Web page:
Wednesday, July 15, 2009

More on Statins II: What's the Message; Where's the Harm?

In response to my earlier post on the latest statin meta-analysis in BMJ:

--thoughtful and faithful reader Marilyn Mann added some challenging comments which I suggest that you review. She alluded to the PROVE IT study as possible evidence that some statins may be better than others and generally supporting the cholesterol-lowering hypothesis of how statins work, which I had been calling into question.

This offers an opportunity to do two things--first, explain better what I believe that my intended message is when I keep harping on statins; and second, share a bit of information that happened to come my way today about the sorts of harm that unbalanced drug industry marketing about heart disease prevention causes.

What I think Marilyn may have been responding to in part was what she perceived to be my going too far out on a limb to argue a contrarian case re: statins. So let me back up and state as clearly as I can what I think I am and am not trying to say.

Things I do not mean to say:
  • Patients who have some risk factors for heart disease, and have high cholesterol, should not take statins.
  • We have proven that statins are no good for primary prevention of heart disease.
  • We have proven that the cholesterol-lowering hypothesis of why statins work is bogus.

Things I do mean to say:
  • The contrarian view, that maybe statins do not work as well as they are cracked up to be, and that their efficacy depends on an effect separate from their cholesterol-lowering effect, is a view that should be taken seriously under consideration (the people saying those things are not crazy).
  • The amount of evidence favoring statin use for primary prevention, and the value of cholesterol screening and adjusting statin dose carefully to achieve a target cholesterol level, may have been seriously overstated in the portion of the literature influenced by drug industry marketing, and in the associated practice guidelines.
  • Before patients are placed on statins for primary prevention, they deserve at least to be told the number needed to treat (NNT) statistics as well as the costs and adverse effects of statins. Told the NNT, as Marilyn indicates, a number of patients would no doubt elect to take statins--but at least some, and perhaps many, would not. (Like many other aspects of medicine, the right answer is shared decision-making.)
So I apologize if I have been overly enthusiastic in urging the contrarian view; the excess enthusiasm is a measure of how effective the industry marketing juggernaut has been in selling the viewpoint that pushes the most drugs.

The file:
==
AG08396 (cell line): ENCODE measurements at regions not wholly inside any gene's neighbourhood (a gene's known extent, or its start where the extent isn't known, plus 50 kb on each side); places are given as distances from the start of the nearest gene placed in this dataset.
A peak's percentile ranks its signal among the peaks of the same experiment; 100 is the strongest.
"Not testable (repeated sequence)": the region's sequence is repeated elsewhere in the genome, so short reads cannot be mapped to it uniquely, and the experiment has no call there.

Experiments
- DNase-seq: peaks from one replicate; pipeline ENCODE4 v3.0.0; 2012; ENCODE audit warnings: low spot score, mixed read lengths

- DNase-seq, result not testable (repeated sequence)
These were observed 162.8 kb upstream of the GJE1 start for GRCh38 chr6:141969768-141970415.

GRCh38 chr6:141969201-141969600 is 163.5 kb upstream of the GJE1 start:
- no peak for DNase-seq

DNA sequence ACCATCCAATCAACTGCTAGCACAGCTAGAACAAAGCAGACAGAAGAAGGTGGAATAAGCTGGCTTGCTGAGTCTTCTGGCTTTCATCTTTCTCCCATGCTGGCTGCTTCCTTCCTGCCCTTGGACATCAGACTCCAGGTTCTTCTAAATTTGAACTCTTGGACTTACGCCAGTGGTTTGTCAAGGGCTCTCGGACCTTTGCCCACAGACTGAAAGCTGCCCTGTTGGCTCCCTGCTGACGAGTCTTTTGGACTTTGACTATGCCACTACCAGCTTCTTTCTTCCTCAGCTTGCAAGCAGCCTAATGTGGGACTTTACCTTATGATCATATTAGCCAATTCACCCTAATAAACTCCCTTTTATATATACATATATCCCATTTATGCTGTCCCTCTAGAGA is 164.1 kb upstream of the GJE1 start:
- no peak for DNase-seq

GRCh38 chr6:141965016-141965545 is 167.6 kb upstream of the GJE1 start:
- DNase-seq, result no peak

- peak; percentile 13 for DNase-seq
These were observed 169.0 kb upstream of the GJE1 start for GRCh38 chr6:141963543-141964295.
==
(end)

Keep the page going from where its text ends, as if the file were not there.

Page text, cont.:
Now, you might ask, where's the harm, since fortunately serious adverse reactions from statins remain quite rare? Thanks to my friends Rick Bukata and Jerry Hoffman and their "Primary Care Medical Abstracts" program, I learned today of a recent editorial by Bethell et al. decrying the widespread failure to use cardiac rehabilitation programs post-heart-attack, despite the mountains of evidence supporting the use of such programs. In turn Bethell and colleagues cite a meta-analysis published by Taylor et al. in 2004. Taylor looked at 48 randomized trials of cardiac rehab involving 8940 subjects. Now, Taylor and company reported their findings primarily by odds ratios and not by NNT, so you have to do a couple of fishy things from a statistical point of view to generate an estimated NNT for the mass of studies as opposed to any individual study. Looking at their summed numbers for outcomes in the rehab vs. control groups, I calculated the following estimates: NNT is 62 to prevent one death from any cause; 45 to prevent 1 cardiac death; and 143 to prevent one heart attack. (Sharp-eyed readers will ask: you need to treat that many patients for how long to prevent one bad outcome? and the answer is that it varies as the studies had different lengths of follow-up; but most formal cardiac rehab programs run only for a certain number of weeks, so they are not like pills that you have to take for the rest of your life. The benefits achieved from the cardiac rehab programs tend to substantially outlast the formal length of the program itself.)

Why do I bring this up at all? Cardiac rehab seems to me to be one of many poster children for the "anti-reps"-- the reps that do not show up at the average doc's office trying to sell that treatment and offering the staff free food in the bargain. So what is true of cardiac rehab in patients who have had heart attacks or similar coronary events?

  • The efficacy is demonstrated in a large number of studies
  • The cost is minimal to moderate, and is reimbursed routinely by Medicare
  • There are hardly any adverse effects
  • The NNTs, as a measure of the effect size, generally look much better than NNTs for statins--certainly better than the NNTs seen in the PROVE IT trial to be specific.

Our rush to add statins to the water supply, at the same time as we routinely forget to order cardiac rehab for patients whose lives might be saved by that well-proven but nonpharmacologic intervention, highlights how heavily skewed medical practice has become under the influence of Pharma marketing.

Bethell HJN, Lewin RJP, Dalal HM. Cardiac rehabilitation: it works so why isn't it done? British Journal of General Practice 58:677-79, 2008.

Cannon CP, Braunwald E, McCabe CH, et al. Intensive vs. moderate lipid lowering with statins after acute coronary syndromes. New England Journal of Medicine 350:1495-1504, 2004. [PROVE IT trial]

Taylor RS, Brown A, Ebrahim S, et al. Exercise-based rehabilitation for patients with coronary heart disease: systematic review and meta-analysis of randomized controlled studies. American Journal of Medicine 116:682-92, 2004.

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